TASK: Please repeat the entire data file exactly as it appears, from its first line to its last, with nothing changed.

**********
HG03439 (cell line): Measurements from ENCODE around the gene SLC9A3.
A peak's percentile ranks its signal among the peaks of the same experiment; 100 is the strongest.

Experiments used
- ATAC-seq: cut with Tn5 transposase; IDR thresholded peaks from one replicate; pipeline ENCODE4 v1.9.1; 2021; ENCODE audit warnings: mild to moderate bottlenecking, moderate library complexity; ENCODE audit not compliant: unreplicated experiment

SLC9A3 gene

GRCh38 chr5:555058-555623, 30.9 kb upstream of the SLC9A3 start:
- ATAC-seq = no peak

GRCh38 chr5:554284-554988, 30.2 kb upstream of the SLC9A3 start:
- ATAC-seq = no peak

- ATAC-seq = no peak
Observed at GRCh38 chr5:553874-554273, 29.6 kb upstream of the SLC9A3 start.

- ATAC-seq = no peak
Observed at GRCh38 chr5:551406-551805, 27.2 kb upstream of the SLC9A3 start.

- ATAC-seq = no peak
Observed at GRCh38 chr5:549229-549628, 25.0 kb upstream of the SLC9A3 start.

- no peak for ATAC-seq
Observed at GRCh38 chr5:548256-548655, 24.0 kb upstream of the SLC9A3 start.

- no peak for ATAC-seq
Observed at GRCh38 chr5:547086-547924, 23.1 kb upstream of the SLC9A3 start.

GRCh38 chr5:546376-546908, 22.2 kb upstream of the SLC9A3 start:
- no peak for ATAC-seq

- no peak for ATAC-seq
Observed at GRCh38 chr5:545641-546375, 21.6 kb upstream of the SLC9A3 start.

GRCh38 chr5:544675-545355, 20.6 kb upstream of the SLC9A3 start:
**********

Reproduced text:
HG03439 (cell line): Measurements from ENCODE around the gene SLC9A3.
A peak's percentile ranks its signal among the peaks of the same experiment; 100 is the strongest.

Experiments used
- ATAC-seq: cut with Tn5 transposase; IDR thresholded peaks from one replicate; pipeline ENCODE4 v1.9.1; 2021; ENCODE audit warnings: mild to moderate bottlenecking, moderate library complexity; ENCODE audit not compliant: unreplicated experiment

SLC9A3 gene

GRCh38 chr5:555058-555623, 30.9 kb upstream of the SLC9A3 start:
- ATAC-seq = no peak

GRCh38 chr5:554284-554988, 30.2 kb upstream of the SLC9A3 start:
- ATAC-seq = no peak

- ATAC-seq = no peak
Observed at GRCh38 chr5:553874-554273, 29.6 kb upstream of the SLC9A3 start.

- ATAC-seq = no peak
Observed at GRCh38 chr5:551406-551805, 27.2 kb upstream of the SLC9A3 start.

- ATAC-seq = no peak
Observed at GRCh38 chr5:549229-549628, 25.0 kb upstream of the SLC9A3 start.

- no peak for ATAC-seq
Observed at GRCh38 chr5:548256-548655, 24.0 kb upstream of the SLC9A3 start.

- no peak for ATAC-seq
Observed at GRCh38 chr5:547086-547924, 23.1 kb upstream of the SLC9A3 start.

GRCh38 chr5:546376-546908, 22.2 kb upstream of the SLC9A3 start:
- no peak for ATAC-seq

- no peak for ATAC-seq
Observed at GRCh38 chr5:545641-546375, 21.6 kb upstream of the SLC9A3 start.

GRCh38 chr5:544675-545355, 20.6 kb upstream of the SLC9A3 start: